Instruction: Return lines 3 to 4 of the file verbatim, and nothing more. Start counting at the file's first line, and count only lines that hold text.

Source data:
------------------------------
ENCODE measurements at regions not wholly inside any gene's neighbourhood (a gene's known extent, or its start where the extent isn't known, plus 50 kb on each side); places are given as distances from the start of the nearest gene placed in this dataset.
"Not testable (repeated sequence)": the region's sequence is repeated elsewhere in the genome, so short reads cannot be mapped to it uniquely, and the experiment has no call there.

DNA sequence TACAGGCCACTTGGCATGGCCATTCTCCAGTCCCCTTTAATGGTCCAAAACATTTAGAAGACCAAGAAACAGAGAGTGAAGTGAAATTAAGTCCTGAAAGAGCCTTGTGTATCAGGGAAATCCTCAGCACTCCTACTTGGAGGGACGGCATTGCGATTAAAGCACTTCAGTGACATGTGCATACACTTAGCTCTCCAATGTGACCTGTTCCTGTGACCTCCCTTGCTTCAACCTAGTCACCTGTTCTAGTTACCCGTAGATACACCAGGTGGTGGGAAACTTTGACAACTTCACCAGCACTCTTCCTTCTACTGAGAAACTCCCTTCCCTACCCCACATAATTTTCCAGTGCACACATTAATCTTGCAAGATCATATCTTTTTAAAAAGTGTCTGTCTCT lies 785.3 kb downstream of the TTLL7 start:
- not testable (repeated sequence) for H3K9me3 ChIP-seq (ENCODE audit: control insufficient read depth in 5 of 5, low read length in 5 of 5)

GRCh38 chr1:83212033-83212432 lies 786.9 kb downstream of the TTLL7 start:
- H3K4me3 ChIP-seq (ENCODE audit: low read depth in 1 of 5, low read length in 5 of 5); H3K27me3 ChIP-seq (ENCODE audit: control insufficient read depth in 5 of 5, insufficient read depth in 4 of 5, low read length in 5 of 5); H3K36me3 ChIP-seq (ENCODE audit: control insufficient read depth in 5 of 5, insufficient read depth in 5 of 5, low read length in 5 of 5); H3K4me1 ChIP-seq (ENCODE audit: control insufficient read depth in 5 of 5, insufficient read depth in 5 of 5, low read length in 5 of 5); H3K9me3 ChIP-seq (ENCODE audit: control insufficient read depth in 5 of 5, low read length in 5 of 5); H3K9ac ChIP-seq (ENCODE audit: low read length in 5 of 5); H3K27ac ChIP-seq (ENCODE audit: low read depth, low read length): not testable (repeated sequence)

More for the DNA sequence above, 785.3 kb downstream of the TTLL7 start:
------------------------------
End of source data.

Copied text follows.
DNA sequence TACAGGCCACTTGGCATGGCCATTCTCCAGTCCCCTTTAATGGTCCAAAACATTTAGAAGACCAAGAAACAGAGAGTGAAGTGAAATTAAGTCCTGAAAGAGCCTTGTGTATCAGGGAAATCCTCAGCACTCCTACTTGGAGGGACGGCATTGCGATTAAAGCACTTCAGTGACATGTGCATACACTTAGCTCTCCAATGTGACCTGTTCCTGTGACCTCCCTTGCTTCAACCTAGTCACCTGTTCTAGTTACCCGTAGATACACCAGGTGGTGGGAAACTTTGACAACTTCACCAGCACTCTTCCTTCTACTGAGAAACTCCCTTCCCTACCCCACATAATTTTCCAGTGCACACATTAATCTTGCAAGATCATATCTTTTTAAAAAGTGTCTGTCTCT lies 785.3 kb downstream of the TTLL7 start:
- not testable (repeated sequence) for H3K9me3 ChIP-seq (ENCODE audit: control insufficient read depth in 5 of 5, low read length in 5 of 5)